Jan and I have traveled north – beyond on the rapids – to The Broughton Archipelago on three occasions since 2004. We have always been the smallest, oldest and most wooden boat up there. It is a go-to destination for yachts, mega-yachts and super-mega yachts without a doubt.
Being ‘bookie’ people, we have quite a library aboard. We collect books on natural and cultural history, on local stories – from then and now and of course, the various boating bibles on the go-to destinations. If you read my articles, you’ll know we love to mix travel and timber-talk as much as possible…..and what better occasions to see the industry in action. These books spin a tale of hard work and the pioneering spirit, industry growth and decline…..and reinvention. Up in the Broughton’s, you can ‘live’ history.
I have discovered a fabulous synopsis of the History (150 Years) of the Forest Industry in BC. This is credited to The Historical Thinking Project at www.historicalthinking.ca. This project is committed to the incorporation of historical thinking into curriculum, classrooms and educational resources. Can’t argue that!
By our customer and Victoria High Teacher, Stewart Wheeler
Victoria High School’s woodworking and construction program starts at the grade 9 level and gives student’s the opportunity to take up to 7 different courses by the time they graduate. In grade 9 students do a simple table -600mm long by 285mm wide by 440mm high out of pine or another inexpensive wood. They will also build a giftbox using a choice of different woods. In grade 10, students will do a detailed display table that introduces a variety of wood joints and techniques – biscuited mitres, mortise and tenon, pocket holes, dados, rabbets, cross laps. They will also be introduced to turning on the wood lathes by producing a simple bowl. The last required project is a box of their selection out of a “Box by Box” book from Lee Valley which has a range of boxes that vary in difficulty.
This wood is my absolute favourite of favourites. Quite simply, it has a richness that speaks to my senses like a fine cognac long-aged in French oak barrels, or perhaps your preference is Grand Marnier. My kitchen cabinets are made from yew, as are many of our doors here at West Wind Hardwood, and upon returning from time away, I am always struck by how extraordinary this richly coloured, unique wood is.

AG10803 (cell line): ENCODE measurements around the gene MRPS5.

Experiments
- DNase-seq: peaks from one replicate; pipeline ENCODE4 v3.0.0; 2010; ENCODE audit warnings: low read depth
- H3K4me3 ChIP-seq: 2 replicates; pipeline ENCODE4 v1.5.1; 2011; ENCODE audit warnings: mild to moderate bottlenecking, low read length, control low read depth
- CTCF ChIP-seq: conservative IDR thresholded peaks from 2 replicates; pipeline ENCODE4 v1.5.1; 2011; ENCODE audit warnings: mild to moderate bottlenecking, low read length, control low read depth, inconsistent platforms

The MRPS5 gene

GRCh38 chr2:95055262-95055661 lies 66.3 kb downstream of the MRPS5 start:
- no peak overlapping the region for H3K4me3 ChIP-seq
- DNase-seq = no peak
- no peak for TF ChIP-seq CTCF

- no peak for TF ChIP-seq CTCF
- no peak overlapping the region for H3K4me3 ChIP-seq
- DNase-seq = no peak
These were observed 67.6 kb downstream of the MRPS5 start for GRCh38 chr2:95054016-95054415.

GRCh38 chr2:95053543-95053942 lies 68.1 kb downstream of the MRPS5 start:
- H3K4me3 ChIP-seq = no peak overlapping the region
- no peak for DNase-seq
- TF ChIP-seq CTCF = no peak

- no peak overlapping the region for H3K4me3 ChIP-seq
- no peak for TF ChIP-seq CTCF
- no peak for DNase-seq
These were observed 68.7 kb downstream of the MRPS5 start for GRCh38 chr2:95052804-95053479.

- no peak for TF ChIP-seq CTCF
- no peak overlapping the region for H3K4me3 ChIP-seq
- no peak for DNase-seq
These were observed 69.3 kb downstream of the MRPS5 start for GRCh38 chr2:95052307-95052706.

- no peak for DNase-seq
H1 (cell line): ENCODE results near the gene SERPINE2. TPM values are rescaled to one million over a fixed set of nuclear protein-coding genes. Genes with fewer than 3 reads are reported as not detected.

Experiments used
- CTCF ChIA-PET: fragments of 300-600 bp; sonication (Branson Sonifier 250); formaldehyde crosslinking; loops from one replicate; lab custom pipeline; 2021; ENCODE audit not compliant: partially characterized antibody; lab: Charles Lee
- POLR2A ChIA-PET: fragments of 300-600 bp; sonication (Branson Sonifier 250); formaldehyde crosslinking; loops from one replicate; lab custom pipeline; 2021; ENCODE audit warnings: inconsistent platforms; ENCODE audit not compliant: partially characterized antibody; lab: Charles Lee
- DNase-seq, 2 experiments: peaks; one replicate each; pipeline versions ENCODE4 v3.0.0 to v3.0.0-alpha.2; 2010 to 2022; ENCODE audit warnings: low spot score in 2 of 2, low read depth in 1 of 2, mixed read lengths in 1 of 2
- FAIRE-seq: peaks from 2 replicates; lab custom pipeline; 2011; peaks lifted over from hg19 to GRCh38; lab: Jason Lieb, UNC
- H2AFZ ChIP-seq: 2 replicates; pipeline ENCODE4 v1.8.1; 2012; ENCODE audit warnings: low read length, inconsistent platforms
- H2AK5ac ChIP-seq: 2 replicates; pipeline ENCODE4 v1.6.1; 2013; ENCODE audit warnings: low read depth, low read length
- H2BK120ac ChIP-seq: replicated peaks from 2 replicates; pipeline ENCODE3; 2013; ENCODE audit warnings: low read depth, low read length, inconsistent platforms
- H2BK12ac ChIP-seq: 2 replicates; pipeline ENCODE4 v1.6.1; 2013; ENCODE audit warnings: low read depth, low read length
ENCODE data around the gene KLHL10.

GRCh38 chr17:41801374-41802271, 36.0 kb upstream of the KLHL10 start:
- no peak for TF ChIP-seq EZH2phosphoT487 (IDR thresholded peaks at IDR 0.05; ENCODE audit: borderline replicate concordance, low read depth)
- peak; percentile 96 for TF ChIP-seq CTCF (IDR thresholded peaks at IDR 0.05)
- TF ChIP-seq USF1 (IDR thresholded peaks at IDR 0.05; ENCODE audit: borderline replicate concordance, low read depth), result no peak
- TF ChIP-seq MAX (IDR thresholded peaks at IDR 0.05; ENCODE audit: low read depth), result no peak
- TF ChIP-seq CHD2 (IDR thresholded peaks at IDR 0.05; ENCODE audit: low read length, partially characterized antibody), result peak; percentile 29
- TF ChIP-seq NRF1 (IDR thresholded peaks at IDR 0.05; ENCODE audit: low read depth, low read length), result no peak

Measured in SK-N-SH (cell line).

There are many, many species of yew; one of the more common is English yew. The name “Yew” comes from the Proto-Germanic “īwa-“and with a possible origination from the Gaulish “ivos” referring to the colour brown. Our local species is known as Pacific yew, western yew, American yew, Oregon yew, bow-plant, mountain mahogany.
Long associated with magic, death and rebirth/eternal life; attributed with magical and psychic abilities, yew was one of the ‘nine sacred woods’ used in the ritual fires of the Celts, and as a ‘totem’ tree by Celtic tribes. Reincarnation has always held a fascination for me; multiple lives and such. I hold the concept lightly having had no first-hand experiences but I was recently informed that I have lived three previous lives; my first as a female warrior in Pre-Roman Britain which I find curious considering the importance the yew tree held in these times. Perhaps some heed should be given to Hamlet’s words: ‘…There are more things in heaven and earth, Horatio, than are dreamt of in your philosophy.’
A Norweigan housing cooperative (BOB) has revealed plans to build what is said to be the world’s largest apartment block.
Totalling 14 stories and overlooking the cities famous Fjords, BOB hopes to promote sustainable materials while boosting the county’s forestry industry.
“The biggest challenge in building a 14-storey wooden building is preventing big swings amid strong winds,” Commented BOB.
When completed the building will contain a rooftop terrace, a Japanese garden, an indoor patio, a glass façade and views of the fjord. Hopefully ready for sale by early 2014.
To cut down construction time, the building will be made from prefabricated modules and stabilized by diagonal timber structures.
photo by:(Flickr: kalevkevad)
Better understanding of the full environmental impact of a building product/design comes through life cycle assessment. The life cycle assessment process is defined under ISO 14040/14044 (Environmental Management—Life Cycle Assessment—Principles and Framework / Environmental Management—Life Cycle Assessment—Requirements and Guidelines) is part of the internationally recognized series of standards that address environmental management. This process analyzes the total environmental impacts of all materials and energy flows, either as input or output, over the life of a product from raw material to end-of-life disposal or to rebirth as a new product.
photo credit: wikimedia commons